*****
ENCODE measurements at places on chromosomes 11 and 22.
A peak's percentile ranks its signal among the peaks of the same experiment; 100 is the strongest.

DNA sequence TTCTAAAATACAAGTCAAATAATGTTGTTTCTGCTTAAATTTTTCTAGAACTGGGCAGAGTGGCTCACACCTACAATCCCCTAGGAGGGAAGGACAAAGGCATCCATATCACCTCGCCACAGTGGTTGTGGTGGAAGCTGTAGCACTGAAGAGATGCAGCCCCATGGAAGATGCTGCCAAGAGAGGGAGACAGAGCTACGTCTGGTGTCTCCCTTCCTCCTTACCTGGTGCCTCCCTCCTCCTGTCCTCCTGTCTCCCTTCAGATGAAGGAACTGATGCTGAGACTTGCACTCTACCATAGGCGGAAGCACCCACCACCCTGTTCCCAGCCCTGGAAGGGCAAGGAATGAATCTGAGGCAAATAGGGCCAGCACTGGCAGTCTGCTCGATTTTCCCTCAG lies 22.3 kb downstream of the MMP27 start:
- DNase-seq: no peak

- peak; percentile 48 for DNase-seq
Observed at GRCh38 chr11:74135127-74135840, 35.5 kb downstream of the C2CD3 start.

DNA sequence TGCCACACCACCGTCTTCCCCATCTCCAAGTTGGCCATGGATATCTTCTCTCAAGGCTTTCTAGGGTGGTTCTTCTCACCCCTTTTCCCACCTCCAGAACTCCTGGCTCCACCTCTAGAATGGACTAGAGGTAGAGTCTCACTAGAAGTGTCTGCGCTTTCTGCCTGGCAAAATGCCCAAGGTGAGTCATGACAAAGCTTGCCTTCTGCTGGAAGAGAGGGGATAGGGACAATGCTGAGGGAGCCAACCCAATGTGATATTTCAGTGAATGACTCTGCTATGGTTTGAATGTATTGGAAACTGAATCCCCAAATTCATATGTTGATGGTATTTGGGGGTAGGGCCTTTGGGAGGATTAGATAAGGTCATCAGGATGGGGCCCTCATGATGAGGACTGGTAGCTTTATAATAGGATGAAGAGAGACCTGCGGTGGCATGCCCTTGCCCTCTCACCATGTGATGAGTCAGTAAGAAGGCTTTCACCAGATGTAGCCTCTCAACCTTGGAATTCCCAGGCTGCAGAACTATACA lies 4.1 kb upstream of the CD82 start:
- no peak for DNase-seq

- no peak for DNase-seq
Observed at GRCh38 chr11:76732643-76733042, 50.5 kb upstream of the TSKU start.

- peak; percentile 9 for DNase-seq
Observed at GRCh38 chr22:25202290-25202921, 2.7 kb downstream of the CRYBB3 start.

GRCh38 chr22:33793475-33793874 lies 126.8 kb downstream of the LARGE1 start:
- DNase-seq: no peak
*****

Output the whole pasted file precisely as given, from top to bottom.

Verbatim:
ENCODE measurements at places on chromosomes 11 and 22.
A peak's percentile ranks its signal among the peaks of the same experiment; 100 is the strongest.

DNA sequence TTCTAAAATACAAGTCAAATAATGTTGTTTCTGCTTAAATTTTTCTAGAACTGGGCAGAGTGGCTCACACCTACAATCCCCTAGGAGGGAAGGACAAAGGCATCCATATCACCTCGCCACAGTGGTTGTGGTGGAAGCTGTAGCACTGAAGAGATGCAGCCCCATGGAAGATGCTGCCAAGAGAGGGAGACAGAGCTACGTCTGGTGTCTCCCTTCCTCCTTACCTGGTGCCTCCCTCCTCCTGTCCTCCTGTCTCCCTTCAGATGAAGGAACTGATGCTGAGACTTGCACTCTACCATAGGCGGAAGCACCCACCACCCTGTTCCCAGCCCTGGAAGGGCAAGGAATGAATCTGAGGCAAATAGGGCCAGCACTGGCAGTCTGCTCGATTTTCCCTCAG lies 22.3 kb downstream of the MMP27 start:
- DNase-seq: no peak

- peak; percentile 48 for DNase-seq
Observed at GRCh38 chr11:74135127-74135840, 35.5 kb downstream of the C2CD3 start.

DNA sequence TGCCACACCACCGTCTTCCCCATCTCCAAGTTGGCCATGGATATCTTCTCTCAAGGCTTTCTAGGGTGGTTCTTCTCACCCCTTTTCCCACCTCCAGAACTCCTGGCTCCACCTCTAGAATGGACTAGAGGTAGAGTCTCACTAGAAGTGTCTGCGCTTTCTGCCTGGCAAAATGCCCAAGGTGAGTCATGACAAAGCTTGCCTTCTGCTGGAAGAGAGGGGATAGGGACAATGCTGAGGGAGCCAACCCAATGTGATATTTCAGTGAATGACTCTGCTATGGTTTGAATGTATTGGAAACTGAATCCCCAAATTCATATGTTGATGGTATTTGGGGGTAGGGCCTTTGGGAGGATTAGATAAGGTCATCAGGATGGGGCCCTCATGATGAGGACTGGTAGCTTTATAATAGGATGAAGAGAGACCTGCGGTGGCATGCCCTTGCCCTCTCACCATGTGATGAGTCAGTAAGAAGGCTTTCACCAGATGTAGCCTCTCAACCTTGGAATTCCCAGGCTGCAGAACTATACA lies 4.1 kb upstream of the CD82 start:
- no peak for DNase-seq

- no peak for DNase-seq
Observed at GRCh38 chr11:76732643-76733042, 50.5 kb upstream of the TSKU start.

- peak; percentile 9 for DNase-seq
Observed at GRCh38 chr22:25202290-25202921, 2.7 kb downstream of the CRYBB3 start.

GRCh38 chr22:33793475-33793874 lies 126.8 kb downstream of the LARGE1 start:
- DNase-seq: no peak